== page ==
The dog is missing, the new pizza place logo sparks a charismatic phone conversation, a Zen master swears of is a psyche bond between owners and their canines, and the memories dog feces can be reproduced via video. This plethora of strange is the sophomore feature-length effort from Quintin Dupieux titled Wrong. Other than some literal puzzles and in-jokes, the film is far from wrong, it is a deliberate mind-fuck that is fun and charming.
Dolph (Jack Plotnick) awakens to find his dog, Paul, missing, which begins a series of misadventures. Distraught, Dolph calls a local pizza delivery restaurant for no other reason than to talk to someone. His conversation with Emma (Alexis Dziena) captures her heart; although they have yet to physically meet. Next, he goes to work, which is an office that is drenched due to a continuous rain from the fire sprinklers. Yet, Dolph had been fired from that position months before. To give Dolph some sort of idea where his dog is, Master Chang (William Fichtner) explains that he took Paul to help Dolph learn to appreciate his present state of being.
The opening titles of Wrong features a strange but appropriate scene: a van is engulfed in flames, the fire rescue team standing by with non-chalance, and a lone fire-fighter defecating in the middle of the road while reading a newspaper. This scene sets up the postmodern themes and motifs of surrealism and subversive cinema. Wrong is filled with comical scenes and moments where the cinema conventions are deconstructed right before our eyes and abused to bring attention to filmic traditions, all-the-while moving the plot right along at a leisurely pace.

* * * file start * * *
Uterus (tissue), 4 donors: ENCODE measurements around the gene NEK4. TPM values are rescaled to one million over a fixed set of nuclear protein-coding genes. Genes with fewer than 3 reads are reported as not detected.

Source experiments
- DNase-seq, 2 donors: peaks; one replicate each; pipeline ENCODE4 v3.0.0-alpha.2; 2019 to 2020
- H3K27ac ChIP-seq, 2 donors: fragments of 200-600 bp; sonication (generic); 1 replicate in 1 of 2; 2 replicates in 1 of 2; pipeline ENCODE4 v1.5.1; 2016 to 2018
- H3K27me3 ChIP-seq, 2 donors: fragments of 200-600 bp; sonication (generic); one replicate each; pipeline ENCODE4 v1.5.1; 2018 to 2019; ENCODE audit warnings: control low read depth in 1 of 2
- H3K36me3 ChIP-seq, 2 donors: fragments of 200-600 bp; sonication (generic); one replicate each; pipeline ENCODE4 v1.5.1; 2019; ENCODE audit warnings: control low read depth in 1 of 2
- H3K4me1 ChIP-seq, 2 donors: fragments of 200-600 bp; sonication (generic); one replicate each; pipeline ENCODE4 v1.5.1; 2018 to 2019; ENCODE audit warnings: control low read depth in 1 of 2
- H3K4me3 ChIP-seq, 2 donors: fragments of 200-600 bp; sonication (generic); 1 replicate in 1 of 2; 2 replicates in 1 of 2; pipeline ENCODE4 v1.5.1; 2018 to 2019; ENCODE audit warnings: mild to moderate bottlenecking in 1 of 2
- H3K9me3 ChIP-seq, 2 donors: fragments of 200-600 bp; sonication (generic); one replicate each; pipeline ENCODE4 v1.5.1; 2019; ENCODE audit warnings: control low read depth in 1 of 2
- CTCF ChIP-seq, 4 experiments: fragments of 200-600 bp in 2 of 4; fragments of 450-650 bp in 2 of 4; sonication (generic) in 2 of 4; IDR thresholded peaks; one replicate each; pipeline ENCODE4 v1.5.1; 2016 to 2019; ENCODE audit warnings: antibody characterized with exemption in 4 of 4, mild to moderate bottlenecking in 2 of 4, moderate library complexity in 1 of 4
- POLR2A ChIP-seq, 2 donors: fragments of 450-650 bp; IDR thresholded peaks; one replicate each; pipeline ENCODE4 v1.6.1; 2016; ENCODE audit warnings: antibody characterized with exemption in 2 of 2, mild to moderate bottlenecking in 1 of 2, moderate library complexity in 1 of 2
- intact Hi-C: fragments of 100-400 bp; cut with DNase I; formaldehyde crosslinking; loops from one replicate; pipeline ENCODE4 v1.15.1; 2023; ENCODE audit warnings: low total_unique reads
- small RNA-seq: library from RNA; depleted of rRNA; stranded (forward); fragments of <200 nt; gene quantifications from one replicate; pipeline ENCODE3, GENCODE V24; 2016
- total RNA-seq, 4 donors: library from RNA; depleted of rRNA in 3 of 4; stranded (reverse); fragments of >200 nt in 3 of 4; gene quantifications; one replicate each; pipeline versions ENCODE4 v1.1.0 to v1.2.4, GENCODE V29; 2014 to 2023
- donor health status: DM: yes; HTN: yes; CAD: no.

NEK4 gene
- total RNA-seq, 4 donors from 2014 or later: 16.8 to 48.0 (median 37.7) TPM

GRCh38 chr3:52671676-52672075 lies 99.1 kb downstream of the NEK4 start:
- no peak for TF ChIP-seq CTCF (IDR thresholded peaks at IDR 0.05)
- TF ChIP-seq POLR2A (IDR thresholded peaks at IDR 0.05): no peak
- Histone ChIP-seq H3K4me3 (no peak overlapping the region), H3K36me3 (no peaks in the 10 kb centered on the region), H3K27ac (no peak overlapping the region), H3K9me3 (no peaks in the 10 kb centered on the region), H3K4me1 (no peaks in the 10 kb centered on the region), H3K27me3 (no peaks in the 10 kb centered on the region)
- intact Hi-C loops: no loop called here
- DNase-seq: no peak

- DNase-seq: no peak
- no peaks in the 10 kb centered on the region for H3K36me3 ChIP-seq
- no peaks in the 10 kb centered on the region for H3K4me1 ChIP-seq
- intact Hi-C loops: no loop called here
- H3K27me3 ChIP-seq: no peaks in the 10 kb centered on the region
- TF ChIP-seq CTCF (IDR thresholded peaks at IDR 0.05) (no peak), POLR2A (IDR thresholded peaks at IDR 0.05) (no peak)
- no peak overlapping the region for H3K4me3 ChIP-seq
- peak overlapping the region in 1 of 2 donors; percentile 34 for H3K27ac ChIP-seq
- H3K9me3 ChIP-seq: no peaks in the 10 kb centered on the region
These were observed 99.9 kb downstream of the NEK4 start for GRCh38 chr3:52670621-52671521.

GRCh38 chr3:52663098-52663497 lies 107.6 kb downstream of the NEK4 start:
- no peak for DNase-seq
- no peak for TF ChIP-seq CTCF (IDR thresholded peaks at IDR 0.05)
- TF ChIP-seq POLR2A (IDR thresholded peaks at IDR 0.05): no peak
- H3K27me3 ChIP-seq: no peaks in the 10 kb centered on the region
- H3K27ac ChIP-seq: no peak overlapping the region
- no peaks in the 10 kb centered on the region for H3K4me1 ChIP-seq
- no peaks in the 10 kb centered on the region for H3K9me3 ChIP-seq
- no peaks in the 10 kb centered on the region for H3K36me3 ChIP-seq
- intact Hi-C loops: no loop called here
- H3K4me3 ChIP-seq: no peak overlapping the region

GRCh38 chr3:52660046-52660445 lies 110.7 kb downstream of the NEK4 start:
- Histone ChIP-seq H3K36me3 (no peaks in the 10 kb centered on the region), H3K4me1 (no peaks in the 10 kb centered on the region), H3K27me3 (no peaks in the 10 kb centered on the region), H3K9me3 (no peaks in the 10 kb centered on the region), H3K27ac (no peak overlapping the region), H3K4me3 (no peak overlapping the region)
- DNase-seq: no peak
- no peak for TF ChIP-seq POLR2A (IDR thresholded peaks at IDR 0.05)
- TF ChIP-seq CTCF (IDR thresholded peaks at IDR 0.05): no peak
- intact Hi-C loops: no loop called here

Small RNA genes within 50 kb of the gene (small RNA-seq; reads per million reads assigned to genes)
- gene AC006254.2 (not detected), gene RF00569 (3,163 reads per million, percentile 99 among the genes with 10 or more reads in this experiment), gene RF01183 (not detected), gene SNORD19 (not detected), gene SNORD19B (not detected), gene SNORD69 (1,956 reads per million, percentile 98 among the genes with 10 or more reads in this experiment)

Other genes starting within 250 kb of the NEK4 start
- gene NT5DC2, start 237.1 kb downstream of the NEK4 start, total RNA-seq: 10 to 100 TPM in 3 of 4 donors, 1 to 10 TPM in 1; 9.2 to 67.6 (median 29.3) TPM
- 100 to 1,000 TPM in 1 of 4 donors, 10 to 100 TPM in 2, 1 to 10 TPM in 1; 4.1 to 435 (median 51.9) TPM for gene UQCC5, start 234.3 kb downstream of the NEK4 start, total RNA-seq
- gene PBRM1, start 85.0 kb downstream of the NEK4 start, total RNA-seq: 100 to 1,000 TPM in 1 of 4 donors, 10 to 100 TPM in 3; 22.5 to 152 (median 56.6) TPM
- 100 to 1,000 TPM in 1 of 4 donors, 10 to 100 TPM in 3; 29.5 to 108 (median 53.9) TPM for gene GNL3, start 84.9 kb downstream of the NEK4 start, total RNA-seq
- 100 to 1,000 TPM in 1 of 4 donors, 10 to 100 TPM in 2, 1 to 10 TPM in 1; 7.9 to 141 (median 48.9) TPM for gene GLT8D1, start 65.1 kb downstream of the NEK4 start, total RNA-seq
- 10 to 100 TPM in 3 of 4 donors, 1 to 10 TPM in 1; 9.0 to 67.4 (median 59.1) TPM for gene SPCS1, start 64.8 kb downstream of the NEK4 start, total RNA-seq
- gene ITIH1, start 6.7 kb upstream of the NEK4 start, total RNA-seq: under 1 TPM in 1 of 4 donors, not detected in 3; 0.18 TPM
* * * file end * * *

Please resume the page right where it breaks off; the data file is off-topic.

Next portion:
Director Quintin Dupieux takes cues from postmodern authors and filmmakers such as Paul Auster and Charlie Kaufman, particularly in a scene where Dolph receives flowers with a note with a phone number. When Dolph calls the number, Director Qunintin Dupieux answers and pleads with Dolph to meet Master Chang. This scene is designed to provoke humor through a self-reflexive and objective aspect that comically breaks the fourth wall. More subtle jokes include his alarm clock changing from 7:59 AM to 7:60 AM.
When Dolph does finally meets Master Chang, he learns that it was Chang who took Paul, only to lose him once the van had caught fire with Paul escaping safely. Master Chang self-proclaims himself not as some sick, twisted dognapper, but a Zen master who preaches for humans to develop a psychic bond between themselves and their canine friend. Paul is handed a book about the very subject, and reads it in order to understand how he can have a greater role in Paul’s life.
On the surface, Wrong just seems like a hodge-podge of strange occurrences that deconstructs cinema conventions while offering a more traditional central narrative to root for. Dupieux explores this same concept in Rubber, another self-aware film that deconstructed the exploitation genre while a microcosm of on-lookers comment about the destructive path of a vengeful car tire. In Wrong we have story of love lost, provoked entirely by an “enlightened” agent in order to force the protagonist to learn to live in the now, and accept and give love and friendship at all times, and in the case of Paul, beyond mere husbandry.
Wrong is a strange film for those unaware of objective postmodern devices or hold genre conventions as sacred, although Dupieux’s cinema is not all that unique or ground-breaking either. Yet, the film refuses to allow the audience to comfortably find a moment to suspend disbelief. Any Kaufman-phile or disciple of Jean-Luc Godard will acknowledge the director’s influences. In the meantime, Wrong embraces its queerness with charm and is a more mature effort from Dupieux, and its cinematography and scenic focus is much more playful too.